Fishing lines: A happy camper? Not likely

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The Independent Online

Those heading for the CLA Game Fair at Harewood House, Leeds, today will already have missed one of the show's highlights.

This country fair offers everything from falconry to dog training, casting competitions to the height of rural fashion. Last year, more than 130,000 turned up over the three days, and even more are expected this time.

Hundreds of stalls are selling rare books, shotguns, paintings, tractors, rare pheasants, safaris to Kenya, 4 x 4s, dog food and even alpacas. But none, I suspect, will have anything that will be quite as good as the sight of me trying to assemble a tent in the dark.

I'm not a camper. Five-star (four at a pinch) hotels are more my style as I get older. I know this doesn't fit well with the image of a rugged, hell-and-back fishing adventurer. However, trips to the jungle of Ecuador, the remoteness of Arunacha Pradesh and the bleakness of Outer Mongolia have taught me one good lesson: it's fine to suffer during the day, but at all costs, sleep tight at night.

At previous Game Fairs, I've stayed in nearby hotels. Unfortunately, the show entrances are manned by former concentration-camp guards. Woe betide the stallholder who oversleeps. You have no chance of driving to your stand if it's past 8am. You must park in the public car park, conveniently situated in the next county, and walk.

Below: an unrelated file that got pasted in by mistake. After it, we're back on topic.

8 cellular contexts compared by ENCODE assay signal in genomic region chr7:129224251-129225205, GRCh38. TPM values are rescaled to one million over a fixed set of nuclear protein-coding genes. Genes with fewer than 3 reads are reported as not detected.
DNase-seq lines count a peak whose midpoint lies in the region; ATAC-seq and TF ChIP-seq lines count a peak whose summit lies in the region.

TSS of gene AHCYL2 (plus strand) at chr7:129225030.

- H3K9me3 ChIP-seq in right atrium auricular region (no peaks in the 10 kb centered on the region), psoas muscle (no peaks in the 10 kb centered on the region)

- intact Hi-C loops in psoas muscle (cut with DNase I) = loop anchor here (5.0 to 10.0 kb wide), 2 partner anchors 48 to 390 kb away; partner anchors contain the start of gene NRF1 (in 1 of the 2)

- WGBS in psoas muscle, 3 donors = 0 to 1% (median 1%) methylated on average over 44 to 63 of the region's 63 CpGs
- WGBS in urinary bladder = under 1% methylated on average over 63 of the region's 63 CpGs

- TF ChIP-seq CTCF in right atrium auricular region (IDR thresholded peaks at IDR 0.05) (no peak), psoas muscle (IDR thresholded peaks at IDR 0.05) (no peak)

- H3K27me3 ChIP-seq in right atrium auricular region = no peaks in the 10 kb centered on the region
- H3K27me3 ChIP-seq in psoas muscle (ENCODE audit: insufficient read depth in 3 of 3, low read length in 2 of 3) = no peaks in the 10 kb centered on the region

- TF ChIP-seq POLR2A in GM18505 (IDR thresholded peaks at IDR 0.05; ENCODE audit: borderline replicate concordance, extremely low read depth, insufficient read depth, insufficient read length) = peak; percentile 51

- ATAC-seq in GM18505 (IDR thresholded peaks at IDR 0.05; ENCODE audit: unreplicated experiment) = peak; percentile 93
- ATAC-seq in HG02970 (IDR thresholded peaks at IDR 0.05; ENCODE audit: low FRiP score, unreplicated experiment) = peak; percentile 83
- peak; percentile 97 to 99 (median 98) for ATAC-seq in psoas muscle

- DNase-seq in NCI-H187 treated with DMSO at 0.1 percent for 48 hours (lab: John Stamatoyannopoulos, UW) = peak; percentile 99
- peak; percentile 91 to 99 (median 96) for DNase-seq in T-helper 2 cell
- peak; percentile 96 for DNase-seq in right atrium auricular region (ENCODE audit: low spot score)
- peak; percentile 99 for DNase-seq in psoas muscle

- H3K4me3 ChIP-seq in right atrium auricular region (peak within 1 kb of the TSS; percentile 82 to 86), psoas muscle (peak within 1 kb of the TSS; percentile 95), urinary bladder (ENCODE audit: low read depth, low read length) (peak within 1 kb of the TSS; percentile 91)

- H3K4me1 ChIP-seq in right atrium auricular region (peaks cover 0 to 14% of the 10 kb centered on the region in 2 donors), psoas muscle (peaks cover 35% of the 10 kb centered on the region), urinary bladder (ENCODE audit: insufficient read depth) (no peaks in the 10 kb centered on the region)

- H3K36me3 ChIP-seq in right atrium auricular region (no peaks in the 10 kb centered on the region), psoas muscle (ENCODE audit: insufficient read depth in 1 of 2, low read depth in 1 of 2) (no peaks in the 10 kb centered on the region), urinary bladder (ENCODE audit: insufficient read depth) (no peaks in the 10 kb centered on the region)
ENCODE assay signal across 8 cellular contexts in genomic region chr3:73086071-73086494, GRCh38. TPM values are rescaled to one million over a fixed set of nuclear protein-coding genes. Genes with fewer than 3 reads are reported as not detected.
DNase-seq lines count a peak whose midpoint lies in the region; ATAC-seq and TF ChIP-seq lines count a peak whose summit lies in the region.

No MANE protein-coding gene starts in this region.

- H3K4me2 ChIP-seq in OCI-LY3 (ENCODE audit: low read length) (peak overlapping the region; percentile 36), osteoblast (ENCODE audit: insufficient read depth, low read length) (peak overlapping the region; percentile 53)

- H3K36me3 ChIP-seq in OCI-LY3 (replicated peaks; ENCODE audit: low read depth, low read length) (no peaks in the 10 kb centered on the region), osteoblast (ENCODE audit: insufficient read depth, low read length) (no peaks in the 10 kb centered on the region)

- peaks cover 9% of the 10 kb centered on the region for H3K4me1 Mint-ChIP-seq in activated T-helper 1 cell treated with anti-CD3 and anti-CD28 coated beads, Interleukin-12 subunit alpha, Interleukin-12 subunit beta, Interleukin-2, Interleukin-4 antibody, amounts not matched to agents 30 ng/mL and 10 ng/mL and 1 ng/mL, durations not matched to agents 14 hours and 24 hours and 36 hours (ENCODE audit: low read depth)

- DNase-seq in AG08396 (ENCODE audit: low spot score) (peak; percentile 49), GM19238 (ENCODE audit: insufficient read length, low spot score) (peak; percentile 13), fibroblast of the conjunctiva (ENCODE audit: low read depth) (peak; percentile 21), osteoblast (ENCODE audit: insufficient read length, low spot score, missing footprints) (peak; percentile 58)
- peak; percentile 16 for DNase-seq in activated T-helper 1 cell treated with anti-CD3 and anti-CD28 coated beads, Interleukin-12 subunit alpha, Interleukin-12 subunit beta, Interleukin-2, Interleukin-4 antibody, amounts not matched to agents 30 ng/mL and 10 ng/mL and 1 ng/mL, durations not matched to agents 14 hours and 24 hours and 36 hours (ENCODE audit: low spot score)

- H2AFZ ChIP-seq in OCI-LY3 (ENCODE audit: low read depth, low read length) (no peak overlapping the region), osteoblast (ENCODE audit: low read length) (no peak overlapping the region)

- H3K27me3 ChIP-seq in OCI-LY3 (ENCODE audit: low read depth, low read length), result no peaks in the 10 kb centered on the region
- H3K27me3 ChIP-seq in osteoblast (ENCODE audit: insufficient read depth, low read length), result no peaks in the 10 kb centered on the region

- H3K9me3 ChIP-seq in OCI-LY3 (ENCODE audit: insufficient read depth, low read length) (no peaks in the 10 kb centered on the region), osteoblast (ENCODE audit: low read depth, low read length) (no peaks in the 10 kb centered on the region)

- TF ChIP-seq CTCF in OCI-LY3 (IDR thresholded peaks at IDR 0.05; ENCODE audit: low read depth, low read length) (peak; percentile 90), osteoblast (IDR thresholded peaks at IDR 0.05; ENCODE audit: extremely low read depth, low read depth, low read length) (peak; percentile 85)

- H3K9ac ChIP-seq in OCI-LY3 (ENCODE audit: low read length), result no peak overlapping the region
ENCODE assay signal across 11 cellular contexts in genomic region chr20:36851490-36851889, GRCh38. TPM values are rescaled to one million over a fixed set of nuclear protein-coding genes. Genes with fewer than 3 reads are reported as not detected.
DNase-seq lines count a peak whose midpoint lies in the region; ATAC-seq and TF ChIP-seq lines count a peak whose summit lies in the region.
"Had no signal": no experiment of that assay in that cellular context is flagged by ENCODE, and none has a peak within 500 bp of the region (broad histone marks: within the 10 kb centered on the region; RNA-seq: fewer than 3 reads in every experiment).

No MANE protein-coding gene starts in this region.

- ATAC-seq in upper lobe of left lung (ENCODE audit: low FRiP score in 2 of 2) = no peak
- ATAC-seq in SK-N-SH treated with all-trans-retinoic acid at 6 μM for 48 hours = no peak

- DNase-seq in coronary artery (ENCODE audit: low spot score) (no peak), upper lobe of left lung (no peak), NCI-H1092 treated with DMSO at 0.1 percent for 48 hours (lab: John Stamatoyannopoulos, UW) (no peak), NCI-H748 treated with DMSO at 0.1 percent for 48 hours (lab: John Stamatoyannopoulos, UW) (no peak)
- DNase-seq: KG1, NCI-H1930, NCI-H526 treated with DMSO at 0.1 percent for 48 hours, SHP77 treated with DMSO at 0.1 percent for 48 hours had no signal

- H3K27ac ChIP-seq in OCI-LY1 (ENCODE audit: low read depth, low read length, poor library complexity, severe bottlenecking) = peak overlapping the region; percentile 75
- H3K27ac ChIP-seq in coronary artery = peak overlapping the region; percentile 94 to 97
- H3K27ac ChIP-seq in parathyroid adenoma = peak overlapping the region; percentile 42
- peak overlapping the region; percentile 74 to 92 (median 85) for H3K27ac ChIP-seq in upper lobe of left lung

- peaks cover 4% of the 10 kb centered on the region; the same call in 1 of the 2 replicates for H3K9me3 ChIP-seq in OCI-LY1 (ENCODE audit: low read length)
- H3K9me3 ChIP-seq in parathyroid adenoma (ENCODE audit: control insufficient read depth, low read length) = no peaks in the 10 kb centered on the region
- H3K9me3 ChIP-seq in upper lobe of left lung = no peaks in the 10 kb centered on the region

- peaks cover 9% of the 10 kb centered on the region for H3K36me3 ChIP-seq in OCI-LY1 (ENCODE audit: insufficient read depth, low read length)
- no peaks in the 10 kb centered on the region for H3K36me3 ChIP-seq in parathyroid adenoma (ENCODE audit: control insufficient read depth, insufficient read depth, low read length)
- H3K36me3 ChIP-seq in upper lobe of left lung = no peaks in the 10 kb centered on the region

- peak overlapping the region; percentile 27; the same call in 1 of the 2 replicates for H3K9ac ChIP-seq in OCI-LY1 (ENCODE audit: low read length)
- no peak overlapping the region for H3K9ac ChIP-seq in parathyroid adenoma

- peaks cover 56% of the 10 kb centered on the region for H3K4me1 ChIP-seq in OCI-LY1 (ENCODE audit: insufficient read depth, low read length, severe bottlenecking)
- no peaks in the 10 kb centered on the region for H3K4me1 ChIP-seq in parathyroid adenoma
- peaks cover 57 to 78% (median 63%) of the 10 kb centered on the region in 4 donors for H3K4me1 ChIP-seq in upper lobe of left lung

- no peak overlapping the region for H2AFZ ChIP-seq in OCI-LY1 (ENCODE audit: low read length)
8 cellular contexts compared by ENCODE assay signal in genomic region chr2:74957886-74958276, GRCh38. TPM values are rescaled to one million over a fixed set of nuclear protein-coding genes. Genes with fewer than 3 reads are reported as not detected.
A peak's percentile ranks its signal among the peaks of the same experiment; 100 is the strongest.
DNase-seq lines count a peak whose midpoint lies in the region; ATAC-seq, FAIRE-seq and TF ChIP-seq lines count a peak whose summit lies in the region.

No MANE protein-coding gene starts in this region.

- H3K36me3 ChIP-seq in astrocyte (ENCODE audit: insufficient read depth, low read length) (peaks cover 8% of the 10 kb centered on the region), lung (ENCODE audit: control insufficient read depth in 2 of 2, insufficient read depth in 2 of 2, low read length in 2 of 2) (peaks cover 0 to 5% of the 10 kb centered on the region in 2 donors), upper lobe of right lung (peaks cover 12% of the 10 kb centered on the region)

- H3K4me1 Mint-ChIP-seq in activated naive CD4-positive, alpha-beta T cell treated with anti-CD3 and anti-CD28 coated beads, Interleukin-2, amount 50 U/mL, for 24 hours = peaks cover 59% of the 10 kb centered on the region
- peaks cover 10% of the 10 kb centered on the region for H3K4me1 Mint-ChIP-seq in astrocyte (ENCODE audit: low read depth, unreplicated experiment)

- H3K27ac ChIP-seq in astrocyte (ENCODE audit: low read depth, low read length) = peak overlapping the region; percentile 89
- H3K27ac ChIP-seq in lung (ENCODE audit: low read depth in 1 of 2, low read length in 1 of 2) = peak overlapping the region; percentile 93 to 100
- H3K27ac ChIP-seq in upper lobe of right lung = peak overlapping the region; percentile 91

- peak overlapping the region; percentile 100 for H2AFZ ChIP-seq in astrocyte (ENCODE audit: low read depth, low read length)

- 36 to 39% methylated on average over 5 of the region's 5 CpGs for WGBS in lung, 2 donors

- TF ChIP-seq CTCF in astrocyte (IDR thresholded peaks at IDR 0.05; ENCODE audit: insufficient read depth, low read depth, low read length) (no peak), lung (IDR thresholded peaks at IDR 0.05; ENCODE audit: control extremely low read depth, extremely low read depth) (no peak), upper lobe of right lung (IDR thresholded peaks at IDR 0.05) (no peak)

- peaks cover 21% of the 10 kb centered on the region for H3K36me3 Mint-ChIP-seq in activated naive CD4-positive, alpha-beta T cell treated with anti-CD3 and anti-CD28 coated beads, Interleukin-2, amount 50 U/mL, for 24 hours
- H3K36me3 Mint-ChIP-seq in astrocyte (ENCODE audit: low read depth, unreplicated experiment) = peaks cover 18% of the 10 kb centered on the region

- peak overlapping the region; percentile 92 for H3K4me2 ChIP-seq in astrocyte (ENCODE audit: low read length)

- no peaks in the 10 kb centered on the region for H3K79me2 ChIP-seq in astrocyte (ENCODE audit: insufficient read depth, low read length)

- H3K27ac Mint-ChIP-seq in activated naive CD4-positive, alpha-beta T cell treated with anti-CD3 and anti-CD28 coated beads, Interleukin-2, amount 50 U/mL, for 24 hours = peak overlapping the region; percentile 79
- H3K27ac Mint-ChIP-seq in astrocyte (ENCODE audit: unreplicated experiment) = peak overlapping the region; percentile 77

Staggering a couple of miles with two boxes of magazines is not an experience I care to repeat. So this year, the editor of Classic Angling will be sleeping on site, even though this means sleeping rough.

Being next to my stand has certain benefits, such as avoiding the Gestapo, being able to restock my stand in 10 seconds and having a decent chablis at hand for favoured guests. Most of all, it means I can accept invites from every party and reception that takes place after hours. No driving worries: I just have to weave my way back to K567 and fall asleep.

Assuming, that is, I can manage to assemble the tent. I've camped a couple of times in the past decade. But it's 38 years since I put up my own tent, and a right mess I made of it then. With no scoutmaster to help out, I'm hoping age has given me wisdom. Then again, if my experience with self-build Ikea kits is anything to go by, the prospects are not good.

My wife has bought a vast tent specially for the occasion (though she also laughingly believes this will persuade our two teenage daughters to get hugely excited at the prospect of camping holidays). Far from being the one-pole special I fondly remember, this one has hundreds of parts, more rooms than our house and a manual that is fatter than the latest Harry Potter book.

All might be well if I had found the time to practise its assembly. I haven't. Worse, previous commitments mean I won't get to Harewood House before it gets dark. Somehow, I get the feeling I shall be spending the next three nights sleeping in the car.